Thank you to all those who contacted me about the private rented sector.

I have long supported calls for more rights and better protections for tenants, including an end to section 21 ‘no fault’ evictions to prevent renters from being uprooted with little notice and minimal justification.

I welcome the introduction of the long-overdue Renters’ Reform Bill to Parliament and look forward to engaging constructively in its development. However, the Bill has made no progress since it was introduced to Parliament in May 2023 and no date has been set for Second Reading. This shows that the Government is still not acting with the urgency required, despite committing to introducing these reforms four years ago.

Moreover, I am concerned about the loopholes in the Bill. Even though the Bill provides steps towards scrapping section 21 evictions, there remain ways for ill-intentioned landlords to remove tenants unjustly. The Government must swiftly take steps to amend that flaw in their legislation. In the short-term, I will press the Government to extend notice periods to a legal minimum of four months, with firm, punitive measures for landlords who do not abide by the law.

The Bill also lacks support for local authorities to act on injustices in their local private rented sector. I would like to see measures in the Bill to strengthen enforcement powers, require councils to report on enforcement activity and allow them to cap the advance rent that local landlords can request. The Government owes local authorities an explanation of why it has neglected to give them the means to ensure the new legislation is successfully enacted.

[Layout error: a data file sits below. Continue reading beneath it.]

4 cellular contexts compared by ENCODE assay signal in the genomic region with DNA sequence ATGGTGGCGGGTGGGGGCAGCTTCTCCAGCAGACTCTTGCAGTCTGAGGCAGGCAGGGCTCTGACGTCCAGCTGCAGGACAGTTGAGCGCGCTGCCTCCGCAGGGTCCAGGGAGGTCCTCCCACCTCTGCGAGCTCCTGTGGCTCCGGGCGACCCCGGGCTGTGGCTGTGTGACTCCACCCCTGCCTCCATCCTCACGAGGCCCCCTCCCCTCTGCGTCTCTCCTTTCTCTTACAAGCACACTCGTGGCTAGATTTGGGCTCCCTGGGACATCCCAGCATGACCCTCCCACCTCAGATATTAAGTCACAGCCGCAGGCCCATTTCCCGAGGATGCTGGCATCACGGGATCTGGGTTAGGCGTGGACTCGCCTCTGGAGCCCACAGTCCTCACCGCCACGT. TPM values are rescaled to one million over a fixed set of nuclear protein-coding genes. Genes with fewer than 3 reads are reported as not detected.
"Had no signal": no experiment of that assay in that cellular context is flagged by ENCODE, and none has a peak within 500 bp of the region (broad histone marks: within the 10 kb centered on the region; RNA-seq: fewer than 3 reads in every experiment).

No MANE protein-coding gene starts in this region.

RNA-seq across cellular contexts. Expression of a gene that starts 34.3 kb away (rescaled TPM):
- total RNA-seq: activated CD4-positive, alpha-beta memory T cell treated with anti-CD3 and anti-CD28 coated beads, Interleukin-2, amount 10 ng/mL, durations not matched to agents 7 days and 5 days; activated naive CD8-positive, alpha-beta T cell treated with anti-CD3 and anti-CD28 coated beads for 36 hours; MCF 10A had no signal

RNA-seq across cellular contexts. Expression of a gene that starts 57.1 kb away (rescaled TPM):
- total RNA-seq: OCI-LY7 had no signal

While landlords who are dealing with antisocial behaviour or even criminal activity from their tenants should be supported in reclaiming their properties, the Government must ensure that such exemptions cannot be exploited by bad-faith landlords to unjustly evict tenants. It is also troubling that the Bill does not include a ban on landlords refusing to rent to benefit claimants or those with children. This oversight should be reviewed and amended.

I support calls for a Renters’ Charter. This would ban section 21 evictions; end automatic evictions for rent arrears; introduce a national register of landlords; make deposits fairer and more flexible; permit pets; allow tenants to make reasonable alterations to their home; require landlords to give 4-month notice periods; and give tenants the right to request speedy repairs. A Renters’ Charter would take real action to make renting fairer, more secure and more affordable.

A row of red model houses on a wooden table
A row of red model houses on a wooden table
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